Questions To Ask To Help Select the Best Reverse Mortgage Option For You.
To help determine the best option for you, ask yourself the following questions:
Is a large part of the available funds being used to pay off a mortgage or debt?
Will you be living in your home beyond 5-7 years?
Is a fixed rate more appealing to you over a variable or adjustable rate? Will you sleep better at night knowing your interest rate is fixed?
If the answer is yes to some or all of these questions, you may be inclined to prefer the fixed rate option which requires a lump sum draw of cash at the closing of the reverse mortgage. If you are satisfied with a reduced amount, you may opt for the ‘saver’ option to keep up front costs low. Many of the fixed rate options carry no loan origination fee also keeping costs down.
Or, are you looking for a way to afford to stay in your home, need to supplement your income and want to access money over time?
Do you have a small mortgage and debt, or no mortgage at all?
A line of credit or monthly payment tenure option may be best for you. If you can settle for a lower line of credit, the saver plan will definitely save you in upfront costs (that accumulate interest and are paid when you leave your home permanently). And if you want a monthly payment, be sure to request printouts for the variable rate saver option. The payment to you is typically not a lot less than the standard option.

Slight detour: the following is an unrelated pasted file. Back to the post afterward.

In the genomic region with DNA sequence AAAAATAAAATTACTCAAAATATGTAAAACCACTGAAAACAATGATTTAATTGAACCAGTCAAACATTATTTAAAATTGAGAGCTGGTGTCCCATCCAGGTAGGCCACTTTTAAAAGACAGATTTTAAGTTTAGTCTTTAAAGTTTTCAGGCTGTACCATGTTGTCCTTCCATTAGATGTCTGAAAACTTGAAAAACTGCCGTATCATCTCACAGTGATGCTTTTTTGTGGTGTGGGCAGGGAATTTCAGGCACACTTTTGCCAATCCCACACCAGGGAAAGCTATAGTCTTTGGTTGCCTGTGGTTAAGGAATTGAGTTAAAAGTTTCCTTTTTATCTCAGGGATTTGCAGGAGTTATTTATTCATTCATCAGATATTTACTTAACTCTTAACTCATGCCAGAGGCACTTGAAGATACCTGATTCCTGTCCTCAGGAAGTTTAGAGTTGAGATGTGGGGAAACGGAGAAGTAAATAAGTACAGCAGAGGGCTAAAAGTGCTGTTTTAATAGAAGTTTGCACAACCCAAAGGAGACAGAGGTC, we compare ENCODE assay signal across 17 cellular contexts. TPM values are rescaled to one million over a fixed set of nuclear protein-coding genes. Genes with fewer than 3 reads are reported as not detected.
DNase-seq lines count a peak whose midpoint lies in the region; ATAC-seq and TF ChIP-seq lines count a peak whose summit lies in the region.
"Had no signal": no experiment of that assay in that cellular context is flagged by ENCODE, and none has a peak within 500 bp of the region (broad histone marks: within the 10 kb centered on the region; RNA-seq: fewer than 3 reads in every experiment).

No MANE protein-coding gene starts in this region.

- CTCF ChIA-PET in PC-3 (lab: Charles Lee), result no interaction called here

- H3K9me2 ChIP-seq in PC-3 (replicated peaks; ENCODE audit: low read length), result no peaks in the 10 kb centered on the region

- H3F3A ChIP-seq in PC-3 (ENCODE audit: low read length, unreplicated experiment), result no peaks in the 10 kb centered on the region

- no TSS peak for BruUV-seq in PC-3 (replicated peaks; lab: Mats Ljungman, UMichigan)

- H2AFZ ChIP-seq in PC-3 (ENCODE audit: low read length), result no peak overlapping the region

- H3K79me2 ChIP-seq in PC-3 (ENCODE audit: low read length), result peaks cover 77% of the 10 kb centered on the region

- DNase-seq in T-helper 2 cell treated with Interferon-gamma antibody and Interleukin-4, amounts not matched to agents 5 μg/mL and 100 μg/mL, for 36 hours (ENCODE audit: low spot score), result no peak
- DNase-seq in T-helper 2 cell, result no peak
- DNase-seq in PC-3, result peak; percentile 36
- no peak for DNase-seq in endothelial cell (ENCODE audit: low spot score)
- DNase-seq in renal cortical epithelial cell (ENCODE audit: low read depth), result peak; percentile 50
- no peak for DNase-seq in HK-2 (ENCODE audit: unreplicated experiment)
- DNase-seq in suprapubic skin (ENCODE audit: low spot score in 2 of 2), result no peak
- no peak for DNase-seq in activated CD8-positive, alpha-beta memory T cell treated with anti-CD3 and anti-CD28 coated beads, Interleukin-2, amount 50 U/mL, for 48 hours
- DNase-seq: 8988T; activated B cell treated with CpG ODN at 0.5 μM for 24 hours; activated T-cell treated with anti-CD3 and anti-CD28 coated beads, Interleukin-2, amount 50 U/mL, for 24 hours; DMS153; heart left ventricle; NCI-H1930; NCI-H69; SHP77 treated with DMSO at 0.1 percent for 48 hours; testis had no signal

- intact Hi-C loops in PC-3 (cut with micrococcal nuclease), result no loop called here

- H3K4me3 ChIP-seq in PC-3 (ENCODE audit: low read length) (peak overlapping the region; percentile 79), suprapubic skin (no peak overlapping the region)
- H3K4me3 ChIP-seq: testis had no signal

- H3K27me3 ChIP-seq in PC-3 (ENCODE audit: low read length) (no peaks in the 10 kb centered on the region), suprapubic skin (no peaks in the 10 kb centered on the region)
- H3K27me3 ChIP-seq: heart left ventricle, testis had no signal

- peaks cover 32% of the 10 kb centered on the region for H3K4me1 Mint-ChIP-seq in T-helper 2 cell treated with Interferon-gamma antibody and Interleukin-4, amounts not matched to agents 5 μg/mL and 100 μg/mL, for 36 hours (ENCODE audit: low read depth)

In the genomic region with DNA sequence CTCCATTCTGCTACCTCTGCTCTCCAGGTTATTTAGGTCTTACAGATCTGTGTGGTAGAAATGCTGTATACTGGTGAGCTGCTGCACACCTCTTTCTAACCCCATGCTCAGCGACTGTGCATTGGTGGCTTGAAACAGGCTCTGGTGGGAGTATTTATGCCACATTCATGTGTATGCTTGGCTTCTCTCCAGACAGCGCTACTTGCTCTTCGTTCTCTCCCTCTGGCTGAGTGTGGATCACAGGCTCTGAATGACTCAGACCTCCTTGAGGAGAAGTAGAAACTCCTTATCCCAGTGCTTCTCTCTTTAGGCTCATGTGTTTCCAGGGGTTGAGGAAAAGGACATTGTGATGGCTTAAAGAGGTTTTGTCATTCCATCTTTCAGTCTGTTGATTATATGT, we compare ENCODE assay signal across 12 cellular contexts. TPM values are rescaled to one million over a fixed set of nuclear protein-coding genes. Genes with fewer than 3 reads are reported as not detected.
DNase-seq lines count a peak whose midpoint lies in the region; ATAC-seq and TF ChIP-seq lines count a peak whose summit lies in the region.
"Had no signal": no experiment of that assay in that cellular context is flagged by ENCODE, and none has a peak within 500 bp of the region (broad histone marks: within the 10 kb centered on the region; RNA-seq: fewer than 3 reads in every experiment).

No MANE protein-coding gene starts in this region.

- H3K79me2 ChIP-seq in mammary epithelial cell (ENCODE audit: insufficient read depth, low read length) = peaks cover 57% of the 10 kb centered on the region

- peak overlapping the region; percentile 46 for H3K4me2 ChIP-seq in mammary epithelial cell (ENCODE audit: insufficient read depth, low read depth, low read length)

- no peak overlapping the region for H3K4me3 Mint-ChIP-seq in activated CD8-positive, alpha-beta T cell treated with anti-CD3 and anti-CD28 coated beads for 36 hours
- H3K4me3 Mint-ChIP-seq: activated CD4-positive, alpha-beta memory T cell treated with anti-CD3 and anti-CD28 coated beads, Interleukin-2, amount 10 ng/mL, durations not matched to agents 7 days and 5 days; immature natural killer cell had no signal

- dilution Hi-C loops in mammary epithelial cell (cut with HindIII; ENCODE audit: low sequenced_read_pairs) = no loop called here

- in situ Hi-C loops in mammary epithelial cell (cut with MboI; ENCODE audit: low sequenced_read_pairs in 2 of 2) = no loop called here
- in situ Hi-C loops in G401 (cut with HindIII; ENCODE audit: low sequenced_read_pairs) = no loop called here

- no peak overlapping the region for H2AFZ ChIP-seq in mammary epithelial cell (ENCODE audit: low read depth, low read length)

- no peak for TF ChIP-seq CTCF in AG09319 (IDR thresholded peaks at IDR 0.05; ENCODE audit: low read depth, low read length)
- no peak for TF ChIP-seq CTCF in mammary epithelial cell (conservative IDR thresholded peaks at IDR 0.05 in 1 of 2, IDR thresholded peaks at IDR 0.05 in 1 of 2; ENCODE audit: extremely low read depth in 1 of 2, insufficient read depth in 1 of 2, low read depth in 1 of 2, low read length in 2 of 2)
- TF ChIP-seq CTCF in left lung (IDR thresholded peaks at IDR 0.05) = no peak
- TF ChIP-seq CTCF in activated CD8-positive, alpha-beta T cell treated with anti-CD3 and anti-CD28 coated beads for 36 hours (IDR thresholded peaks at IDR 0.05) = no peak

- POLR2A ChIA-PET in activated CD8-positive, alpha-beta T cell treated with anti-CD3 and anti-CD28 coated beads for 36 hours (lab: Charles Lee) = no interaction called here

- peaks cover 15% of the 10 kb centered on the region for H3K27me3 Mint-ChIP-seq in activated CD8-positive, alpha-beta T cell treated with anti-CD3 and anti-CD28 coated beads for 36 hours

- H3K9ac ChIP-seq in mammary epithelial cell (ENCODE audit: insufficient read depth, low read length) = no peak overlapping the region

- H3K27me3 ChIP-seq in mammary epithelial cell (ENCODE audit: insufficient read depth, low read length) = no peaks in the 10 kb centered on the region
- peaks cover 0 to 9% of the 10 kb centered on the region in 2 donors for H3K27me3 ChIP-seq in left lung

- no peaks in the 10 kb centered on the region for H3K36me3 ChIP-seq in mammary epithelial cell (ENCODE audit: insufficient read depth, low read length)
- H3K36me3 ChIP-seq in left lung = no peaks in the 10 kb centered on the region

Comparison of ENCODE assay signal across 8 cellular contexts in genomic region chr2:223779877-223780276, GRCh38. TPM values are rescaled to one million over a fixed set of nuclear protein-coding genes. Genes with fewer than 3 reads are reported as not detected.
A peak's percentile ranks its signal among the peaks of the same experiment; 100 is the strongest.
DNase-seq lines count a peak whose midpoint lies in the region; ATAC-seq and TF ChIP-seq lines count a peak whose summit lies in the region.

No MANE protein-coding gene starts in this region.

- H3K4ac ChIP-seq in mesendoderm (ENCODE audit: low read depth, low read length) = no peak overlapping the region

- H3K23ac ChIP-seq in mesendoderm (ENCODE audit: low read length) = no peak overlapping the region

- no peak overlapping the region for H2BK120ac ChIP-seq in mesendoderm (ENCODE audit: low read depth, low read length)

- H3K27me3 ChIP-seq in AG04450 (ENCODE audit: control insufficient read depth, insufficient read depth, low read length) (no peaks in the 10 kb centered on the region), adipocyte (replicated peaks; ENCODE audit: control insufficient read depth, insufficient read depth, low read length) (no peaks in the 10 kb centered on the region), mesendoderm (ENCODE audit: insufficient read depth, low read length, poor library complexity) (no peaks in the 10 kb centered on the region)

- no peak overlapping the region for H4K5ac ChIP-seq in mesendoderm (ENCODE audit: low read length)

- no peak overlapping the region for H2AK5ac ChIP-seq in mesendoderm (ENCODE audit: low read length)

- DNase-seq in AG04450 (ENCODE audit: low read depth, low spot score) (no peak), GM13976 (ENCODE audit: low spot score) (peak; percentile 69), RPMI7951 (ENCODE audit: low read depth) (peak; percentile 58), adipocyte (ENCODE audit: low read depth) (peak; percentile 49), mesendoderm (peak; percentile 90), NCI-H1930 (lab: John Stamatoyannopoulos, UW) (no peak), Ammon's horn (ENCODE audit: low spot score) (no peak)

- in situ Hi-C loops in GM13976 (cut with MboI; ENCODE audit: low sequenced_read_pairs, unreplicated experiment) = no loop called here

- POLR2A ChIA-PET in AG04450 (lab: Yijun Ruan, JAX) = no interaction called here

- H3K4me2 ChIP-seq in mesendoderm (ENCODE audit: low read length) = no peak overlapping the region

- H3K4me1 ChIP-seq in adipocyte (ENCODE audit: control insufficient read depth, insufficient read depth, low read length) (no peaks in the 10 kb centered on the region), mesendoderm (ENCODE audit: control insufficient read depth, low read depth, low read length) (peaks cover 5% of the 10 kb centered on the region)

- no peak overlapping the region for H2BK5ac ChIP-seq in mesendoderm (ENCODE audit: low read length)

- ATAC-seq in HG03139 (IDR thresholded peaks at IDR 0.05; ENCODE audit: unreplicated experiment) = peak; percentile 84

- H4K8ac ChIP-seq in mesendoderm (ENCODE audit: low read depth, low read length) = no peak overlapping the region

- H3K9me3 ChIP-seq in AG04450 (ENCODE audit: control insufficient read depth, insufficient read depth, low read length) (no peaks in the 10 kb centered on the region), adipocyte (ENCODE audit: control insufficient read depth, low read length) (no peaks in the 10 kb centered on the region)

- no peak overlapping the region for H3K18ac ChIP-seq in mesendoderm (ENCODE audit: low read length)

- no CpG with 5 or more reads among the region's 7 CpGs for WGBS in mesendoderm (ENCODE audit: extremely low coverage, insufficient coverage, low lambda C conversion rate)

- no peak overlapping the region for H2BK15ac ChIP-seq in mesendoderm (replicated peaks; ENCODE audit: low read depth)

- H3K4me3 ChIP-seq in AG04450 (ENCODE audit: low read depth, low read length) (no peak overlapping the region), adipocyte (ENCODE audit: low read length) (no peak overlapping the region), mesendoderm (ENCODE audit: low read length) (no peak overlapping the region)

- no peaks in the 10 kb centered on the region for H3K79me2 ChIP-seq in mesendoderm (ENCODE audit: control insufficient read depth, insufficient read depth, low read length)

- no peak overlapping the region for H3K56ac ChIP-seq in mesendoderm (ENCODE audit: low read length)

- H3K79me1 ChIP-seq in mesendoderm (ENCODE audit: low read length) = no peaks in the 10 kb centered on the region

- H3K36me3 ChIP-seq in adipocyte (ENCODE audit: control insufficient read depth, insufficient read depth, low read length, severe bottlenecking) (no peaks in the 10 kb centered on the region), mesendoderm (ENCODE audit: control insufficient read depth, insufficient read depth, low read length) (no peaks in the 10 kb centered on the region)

Only the variable rate option will provide for a line of credit or monthly payment to you.
The factors involved in your decision to get a fixed or variable rate are different for reverse mortgages than they are for conventional mortgages. Since you don’t have to make payments, a variable rate doesn’t carry the risk for not being able to afford a payment if rates go up dramatically. It will have an impact in the amount that will be paid back in the end and may affect the remaining equity at that time. But if you don’t need the lump sum, taking it all at once will accumulate interest at a faster rate from day one. I’m not trying to convince anyone to choose one rate option over the other, I am only pointing out differences between the options and trying to help you explore the best option for you.
Sometimes I witness people influenced by family members or professionals who recommend the fixed rate without understanding these details between the two options. I advocate education and exploration because this is the second most important decision to make regarding your reverse mortgage. Getting opinions of others is important, but more important is to read and learn and put together the pieces of the puzzle yourself. The first important decision, of course, is deciding to get a reverse mortgage in the first place.